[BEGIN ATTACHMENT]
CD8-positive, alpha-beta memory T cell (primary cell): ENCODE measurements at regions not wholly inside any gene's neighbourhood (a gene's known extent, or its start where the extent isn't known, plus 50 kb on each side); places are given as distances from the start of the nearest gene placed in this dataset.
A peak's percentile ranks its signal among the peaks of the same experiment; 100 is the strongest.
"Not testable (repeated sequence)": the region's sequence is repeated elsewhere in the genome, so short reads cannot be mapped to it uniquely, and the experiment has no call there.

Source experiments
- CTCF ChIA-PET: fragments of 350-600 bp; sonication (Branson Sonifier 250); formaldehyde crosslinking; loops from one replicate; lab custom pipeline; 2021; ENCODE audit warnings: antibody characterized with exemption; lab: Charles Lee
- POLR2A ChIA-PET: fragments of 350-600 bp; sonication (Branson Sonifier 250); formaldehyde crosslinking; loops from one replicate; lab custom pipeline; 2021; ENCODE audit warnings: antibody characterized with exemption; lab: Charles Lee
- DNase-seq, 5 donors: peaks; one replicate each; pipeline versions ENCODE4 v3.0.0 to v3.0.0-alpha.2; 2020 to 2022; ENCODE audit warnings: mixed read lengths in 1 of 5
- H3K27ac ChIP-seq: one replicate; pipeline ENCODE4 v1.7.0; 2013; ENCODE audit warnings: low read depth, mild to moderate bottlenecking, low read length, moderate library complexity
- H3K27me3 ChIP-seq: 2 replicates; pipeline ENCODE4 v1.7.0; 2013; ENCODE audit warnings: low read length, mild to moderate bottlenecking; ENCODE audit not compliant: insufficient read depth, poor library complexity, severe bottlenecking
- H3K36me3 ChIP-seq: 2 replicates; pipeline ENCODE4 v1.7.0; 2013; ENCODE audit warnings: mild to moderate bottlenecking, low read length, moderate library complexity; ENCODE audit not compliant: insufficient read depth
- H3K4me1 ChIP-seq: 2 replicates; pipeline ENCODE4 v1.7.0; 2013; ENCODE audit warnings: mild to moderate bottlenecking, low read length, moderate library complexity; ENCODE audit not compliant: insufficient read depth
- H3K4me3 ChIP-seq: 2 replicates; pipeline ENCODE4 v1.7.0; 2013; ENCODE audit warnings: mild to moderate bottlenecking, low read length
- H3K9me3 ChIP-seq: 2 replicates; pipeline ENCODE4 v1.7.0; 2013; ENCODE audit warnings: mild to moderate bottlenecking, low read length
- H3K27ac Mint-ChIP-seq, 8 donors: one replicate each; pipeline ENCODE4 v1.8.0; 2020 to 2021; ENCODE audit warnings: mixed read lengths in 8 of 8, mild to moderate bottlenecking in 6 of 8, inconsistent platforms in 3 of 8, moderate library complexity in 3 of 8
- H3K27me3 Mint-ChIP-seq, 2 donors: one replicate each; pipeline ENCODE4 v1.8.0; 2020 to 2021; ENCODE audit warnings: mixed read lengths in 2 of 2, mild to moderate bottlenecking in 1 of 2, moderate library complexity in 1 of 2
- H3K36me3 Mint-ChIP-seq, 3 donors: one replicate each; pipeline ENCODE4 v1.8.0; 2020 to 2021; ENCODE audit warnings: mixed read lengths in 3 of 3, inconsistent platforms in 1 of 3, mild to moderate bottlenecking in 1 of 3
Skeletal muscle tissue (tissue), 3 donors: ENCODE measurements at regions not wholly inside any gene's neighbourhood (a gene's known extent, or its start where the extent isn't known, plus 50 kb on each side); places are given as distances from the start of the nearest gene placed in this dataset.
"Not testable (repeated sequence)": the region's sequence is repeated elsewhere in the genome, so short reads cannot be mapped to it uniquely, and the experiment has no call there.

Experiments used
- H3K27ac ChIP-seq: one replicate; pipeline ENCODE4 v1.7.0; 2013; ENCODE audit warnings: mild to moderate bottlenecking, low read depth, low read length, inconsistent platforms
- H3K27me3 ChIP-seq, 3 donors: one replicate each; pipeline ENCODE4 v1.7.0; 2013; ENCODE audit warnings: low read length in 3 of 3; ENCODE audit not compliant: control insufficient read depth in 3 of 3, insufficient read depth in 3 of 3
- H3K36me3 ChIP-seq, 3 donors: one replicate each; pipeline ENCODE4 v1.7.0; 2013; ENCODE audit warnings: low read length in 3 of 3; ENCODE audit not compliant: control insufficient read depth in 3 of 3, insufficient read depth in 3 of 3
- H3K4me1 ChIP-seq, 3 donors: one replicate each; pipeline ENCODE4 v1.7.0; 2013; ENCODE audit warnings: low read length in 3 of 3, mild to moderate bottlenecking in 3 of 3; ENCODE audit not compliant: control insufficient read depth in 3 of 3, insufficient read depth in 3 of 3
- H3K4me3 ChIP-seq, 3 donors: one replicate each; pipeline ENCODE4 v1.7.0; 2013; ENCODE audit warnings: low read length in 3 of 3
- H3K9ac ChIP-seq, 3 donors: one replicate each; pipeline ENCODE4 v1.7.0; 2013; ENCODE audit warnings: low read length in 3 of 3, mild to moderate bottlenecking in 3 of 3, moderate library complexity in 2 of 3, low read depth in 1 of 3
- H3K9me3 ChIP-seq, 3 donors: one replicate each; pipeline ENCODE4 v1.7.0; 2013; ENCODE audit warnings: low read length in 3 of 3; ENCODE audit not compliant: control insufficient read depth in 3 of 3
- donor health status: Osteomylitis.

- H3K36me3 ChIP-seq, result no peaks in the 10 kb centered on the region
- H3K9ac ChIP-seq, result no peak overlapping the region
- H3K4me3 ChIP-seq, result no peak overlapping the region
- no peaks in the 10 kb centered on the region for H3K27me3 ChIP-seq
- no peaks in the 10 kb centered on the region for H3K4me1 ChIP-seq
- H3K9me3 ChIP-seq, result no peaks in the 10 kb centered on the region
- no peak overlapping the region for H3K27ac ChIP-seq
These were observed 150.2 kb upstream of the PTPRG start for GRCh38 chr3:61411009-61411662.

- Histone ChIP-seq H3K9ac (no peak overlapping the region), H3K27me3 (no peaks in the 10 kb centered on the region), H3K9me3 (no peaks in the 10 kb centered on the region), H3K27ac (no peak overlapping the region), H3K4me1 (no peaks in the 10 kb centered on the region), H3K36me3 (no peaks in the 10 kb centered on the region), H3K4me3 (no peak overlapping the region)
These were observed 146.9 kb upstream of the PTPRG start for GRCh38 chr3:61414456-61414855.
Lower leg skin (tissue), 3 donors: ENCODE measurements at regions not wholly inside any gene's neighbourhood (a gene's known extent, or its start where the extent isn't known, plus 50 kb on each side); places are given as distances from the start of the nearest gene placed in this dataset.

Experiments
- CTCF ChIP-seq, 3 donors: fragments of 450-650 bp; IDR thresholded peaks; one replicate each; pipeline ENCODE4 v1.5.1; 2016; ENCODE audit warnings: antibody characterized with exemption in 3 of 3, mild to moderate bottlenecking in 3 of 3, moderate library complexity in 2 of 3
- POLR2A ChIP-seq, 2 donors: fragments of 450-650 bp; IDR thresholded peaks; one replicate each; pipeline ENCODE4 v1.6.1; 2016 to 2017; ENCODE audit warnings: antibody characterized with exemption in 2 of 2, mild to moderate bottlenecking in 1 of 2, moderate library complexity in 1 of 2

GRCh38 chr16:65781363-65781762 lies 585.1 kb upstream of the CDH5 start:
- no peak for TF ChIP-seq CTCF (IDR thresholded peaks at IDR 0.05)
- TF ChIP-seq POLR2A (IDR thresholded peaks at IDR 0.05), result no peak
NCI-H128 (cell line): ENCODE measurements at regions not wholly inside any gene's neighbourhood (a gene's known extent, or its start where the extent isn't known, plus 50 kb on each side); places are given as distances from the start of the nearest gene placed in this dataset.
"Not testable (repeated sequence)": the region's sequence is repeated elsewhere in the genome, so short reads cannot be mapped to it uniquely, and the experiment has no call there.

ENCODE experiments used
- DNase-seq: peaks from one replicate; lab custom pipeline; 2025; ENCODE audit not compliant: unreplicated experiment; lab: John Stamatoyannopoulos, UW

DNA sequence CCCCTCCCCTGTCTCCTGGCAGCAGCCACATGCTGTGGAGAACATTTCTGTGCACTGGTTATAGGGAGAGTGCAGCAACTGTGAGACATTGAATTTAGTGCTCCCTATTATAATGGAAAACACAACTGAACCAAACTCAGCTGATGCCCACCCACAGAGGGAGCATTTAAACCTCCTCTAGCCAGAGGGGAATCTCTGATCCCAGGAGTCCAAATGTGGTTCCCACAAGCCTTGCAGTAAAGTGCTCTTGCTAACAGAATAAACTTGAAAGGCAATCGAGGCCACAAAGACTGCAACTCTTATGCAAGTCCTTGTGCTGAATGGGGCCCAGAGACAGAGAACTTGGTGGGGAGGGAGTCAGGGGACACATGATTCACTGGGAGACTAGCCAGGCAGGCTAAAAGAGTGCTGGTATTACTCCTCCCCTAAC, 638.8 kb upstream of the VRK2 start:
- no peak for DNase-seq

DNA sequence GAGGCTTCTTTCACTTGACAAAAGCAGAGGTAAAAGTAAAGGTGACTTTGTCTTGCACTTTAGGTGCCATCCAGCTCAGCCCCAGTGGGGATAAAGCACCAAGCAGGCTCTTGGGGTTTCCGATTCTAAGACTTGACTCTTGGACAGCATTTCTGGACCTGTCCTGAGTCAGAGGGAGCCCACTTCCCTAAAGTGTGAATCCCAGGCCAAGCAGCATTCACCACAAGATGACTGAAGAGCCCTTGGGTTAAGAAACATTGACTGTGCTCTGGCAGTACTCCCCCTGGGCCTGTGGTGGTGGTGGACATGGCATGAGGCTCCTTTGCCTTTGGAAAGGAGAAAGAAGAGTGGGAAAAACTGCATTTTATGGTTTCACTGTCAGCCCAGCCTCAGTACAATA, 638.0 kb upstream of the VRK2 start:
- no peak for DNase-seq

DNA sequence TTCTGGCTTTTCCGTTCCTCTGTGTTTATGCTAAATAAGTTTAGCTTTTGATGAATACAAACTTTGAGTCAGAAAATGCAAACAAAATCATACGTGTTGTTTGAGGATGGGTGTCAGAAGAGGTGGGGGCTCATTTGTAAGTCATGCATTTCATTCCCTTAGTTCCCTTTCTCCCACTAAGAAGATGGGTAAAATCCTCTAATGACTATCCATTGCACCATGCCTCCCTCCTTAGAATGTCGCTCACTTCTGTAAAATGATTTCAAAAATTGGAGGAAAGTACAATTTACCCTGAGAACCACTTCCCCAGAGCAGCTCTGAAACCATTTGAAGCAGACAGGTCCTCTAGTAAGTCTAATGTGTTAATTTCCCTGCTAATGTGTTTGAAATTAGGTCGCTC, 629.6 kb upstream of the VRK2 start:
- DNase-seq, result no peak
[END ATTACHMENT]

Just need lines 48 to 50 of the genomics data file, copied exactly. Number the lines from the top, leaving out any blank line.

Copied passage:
- DNase-seq: peaks from one replicate; lab custom pipeline; 2025; ENCODE audit not compliant: unreplicated experiment; lab: John Stamatoyannopoulos, UW

DNA sequence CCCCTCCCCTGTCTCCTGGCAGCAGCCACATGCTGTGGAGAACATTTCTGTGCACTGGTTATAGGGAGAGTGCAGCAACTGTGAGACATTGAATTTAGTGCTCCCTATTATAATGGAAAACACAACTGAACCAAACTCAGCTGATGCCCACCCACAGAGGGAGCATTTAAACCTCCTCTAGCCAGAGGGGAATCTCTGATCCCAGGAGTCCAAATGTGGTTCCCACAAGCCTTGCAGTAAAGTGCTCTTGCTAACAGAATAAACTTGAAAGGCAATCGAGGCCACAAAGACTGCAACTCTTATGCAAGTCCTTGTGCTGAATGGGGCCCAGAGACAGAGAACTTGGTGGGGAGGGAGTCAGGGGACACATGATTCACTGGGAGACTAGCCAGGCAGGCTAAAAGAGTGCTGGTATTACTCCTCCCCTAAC, 638.8 kb upstream of the VRK2 start:
- no peak for DNase-seq